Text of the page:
ISO stands for "International Organisation of Standardisation" which is the name for the body that standardises ratings for camera sensors. It comes from the Greek word isos which means equal.
ISO measures the sensitivity of the image sensor. The lower the number the less sensitive your sensor is to light and the finer the grain.
A higher number means your sensor becomes more light sensitive and allows you to use your camera in darker situations. The cost of doing so is more grain.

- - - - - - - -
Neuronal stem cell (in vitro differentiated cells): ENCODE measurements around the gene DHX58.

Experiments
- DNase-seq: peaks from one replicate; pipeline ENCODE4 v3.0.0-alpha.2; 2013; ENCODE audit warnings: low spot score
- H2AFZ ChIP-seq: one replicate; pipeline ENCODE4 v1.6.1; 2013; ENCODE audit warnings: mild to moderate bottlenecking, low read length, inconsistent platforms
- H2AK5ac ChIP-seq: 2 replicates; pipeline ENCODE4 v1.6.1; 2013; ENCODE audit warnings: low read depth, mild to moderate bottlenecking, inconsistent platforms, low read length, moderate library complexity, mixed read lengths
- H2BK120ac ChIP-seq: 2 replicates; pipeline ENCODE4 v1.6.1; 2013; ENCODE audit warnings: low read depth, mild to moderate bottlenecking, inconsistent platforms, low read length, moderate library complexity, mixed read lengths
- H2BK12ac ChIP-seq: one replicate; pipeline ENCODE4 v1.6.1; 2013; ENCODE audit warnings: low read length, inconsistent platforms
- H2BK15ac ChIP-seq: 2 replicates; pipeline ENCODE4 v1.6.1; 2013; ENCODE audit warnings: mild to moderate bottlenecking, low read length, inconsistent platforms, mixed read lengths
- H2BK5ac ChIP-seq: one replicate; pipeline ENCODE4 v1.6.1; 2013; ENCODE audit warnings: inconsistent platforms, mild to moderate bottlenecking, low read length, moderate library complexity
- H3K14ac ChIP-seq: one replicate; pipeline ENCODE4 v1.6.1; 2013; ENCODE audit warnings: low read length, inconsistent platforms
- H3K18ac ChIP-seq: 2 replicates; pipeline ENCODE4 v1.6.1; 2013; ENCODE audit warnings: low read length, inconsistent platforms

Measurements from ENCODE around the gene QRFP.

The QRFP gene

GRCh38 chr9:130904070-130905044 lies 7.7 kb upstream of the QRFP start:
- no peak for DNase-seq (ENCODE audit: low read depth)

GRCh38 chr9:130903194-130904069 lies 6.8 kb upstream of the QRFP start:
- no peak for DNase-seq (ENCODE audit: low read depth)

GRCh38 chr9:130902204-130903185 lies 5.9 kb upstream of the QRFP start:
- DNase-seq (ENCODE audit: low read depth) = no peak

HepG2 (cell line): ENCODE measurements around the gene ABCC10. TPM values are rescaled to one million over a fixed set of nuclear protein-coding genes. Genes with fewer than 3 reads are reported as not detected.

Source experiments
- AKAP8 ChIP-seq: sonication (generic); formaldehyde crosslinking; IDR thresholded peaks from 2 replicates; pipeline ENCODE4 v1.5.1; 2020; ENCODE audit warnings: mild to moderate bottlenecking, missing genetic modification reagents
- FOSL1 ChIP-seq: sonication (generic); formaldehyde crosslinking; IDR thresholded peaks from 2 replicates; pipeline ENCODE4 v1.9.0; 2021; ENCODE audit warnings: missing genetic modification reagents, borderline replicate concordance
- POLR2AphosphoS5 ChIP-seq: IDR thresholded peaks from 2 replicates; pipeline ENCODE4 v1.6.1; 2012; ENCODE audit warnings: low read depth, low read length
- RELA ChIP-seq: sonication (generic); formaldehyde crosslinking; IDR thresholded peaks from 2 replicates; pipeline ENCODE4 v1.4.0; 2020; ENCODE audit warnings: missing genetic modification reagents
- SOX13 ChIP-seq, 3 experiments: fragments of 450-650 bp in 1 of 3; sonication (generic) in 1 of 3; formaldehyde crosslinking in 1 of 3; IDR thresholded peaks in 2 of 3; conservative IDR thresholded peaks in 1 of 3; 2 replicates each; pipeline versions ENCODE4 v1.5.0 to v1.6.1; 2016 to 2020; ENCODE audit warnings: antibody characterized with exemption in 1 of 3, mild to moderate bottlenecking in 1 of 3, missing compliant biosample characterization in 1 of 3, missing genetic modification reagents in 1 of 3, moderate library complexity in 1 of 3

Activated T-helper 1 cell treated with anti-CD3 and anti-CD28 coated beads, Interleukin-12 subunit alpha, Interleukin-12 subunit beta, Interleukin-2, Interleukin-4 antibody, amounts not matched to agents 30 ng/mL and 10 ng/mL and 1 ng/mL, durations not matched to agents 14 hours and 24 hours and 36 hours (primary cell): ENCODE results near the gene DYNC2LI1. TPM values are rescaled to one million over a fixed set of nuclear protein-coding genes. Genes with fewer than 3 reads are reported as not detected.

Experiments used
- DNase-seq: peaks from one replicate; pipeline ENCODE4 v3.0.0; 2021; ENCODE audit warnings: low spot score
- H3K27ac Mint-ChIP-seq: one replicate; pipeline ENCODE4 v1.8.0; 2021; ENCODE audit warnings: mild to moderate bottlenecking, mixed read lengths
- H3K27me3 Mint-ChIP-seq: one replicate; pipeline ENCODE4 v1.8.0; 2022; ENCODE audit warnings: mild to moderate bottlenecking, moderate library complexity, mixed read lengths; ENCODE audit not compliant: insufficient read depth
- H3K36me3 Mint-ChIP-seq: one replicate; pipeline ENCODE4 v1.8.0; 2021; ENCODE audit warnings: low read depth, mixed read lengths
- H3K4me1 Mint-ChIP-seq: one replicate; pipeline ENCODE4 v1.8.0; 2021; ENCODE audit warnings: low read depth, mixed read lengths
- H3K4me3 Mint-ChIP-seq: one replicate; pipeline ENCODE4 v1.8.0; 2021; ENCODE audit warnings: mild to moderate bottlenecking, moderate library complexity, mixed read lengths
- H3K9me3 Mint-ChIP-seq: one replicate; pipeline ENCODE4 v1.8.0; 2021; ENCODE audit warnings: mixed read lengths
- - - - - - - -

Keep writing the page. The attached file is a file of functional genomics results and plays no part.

To demonstrate this better below is a selection of images all taken in natural light with an aperture set to f4 and shutter speed of 1/8 second. Note how the ISO adjustment increases the light in the exposure of each image.
This image was taken at ISO 16000, I have zoomed in on part of the image so that you can clearly see the grain and poor quality.
Compare it to this image taken in the same lighting but at ISO 100. No grain and much better quality.
I recommend keeping your ISO down as low as circumstances will allow. In general most DLSR Cameras can cope with ISO settings up to 1600 without introducing too much unwanted grain.